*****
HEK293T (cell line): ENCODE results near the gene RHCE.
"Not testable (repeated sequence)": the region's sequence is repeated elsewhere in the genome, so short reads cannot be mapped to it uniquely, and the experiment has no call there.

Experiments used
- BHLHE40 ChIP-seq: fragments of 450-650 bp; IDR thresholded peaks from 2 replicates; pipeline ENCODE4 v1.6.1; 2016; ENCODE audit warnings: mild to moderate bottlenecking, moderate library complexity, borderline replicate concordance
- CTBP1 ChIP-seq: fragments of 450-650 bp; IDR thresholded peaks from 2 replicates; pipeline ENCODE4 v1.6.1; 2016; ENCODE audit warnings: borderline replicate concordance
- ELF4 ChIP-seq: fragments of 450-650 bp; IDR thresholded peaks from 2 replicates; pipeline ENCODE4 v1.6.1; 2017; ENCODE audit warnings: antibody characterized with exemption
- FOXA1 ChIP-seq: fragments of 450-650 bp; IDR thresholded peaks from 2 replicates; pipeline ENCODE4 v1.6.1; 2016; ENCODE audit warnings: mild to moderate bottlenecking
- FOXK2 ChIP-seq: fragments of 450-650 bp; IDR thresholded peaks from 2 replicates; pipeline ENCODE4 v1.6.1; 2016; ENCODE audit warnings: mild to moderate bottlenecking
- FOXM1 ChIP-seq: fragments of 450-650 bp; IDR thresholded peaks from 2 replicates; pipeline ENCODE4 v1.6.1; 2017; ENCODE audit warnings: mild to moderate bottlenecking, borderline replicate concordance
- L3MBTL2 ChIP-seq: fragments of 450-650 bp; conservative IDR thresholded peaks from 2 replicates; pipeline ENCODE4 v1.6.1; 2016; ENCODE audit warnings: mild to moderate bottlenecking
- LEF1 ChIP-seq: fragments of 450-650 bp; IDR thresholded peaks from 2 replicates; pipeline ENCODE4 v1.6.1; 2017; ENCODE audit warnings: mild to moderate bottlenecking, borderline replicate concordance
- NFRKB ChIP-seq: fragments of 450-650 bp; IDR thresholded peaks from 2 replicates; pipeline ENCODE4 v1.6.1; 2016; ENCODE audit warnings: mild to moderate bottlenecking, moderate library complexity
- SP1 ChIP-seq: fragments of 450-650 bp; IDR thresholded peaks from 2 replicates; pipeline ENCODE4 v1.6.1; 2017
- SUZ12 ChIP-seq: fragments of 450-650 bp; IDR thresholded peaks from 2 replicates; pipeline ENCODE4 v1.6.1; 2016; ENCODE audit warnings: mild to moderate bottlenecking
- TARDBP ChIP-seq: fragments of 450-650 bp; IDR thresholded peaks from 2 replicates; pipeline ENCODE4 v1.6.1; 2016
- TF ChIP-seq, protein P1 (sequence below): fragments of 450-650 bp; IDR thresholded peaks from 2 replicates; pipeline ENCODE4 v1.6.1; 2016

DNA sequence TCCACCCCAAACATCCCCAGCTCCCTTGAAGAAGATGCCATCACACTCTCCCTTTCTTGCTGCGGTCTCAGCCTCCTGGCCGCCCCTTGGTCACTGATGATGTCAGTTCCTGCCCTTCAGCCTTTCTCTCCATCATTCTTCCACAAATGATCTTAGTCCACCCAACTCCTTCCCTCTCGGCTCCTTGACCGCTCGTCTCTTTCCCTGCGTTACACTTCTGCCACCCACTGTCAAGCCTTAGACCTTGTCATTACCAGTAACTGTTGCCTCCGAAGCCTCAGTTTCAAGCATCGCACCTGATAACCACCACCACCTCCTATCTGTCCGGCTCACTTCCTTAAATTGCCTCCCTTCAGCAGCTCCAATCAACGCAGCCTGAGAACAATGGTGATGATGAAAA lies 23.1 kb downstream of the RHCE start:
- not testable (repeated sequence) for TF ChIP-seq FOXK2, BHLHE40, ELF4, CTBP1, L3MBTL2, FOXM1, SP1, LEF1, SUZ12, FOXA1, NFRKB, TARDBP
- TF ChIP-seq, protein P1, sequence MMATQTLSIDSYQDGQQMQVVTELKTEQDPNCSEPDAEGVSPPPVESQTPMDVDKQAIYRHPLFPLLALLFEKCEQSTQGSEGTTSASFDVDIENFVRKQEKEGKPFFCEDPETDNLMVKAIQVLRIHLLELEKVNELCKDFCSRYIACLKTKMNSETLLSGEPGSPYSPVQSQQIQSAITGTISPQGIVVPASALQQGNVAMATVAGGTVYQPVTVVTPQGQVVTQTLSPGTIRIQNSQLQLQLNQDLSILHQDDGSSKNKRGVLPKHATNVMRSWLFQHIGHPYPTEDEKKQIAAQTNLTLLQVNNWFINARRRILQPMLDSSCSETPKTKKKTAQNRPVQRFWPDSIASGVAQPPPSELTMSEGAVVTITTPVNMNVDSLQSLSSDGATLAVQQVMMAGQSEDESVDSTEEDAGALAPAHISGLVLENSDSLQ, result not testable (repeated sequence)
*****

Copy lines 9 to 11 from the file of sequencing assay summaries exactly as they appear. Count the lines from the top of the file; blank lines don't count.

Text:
- FOXM1 ChIP-seq: fragments of 450-650 bp; IDR thresholded peaks from 2 replicates; pipeline ENCODE4 v1.6.1; 2017; ENCODE audit warnings: mild to moderate bottlenecking, borderline replicate concordance
- L3MBTL2 ChIP-seq: fragments of 450-650 bp; conservative IDR thresholded peaks from 2 replicates; pipeline ENCODE4 v1.6.1; 2016; ENCODE audit warnings: mild to moderate bottlenecking
- LEF1 ChIP-seq: fragments of 450-650 bp; IDR thresholded peaks from 2 replicates; pipeline ENCODE4 v1.6.1; 2017; ENCODE audit warnings: mild to moderate bottlenecking, borderline replicate concordance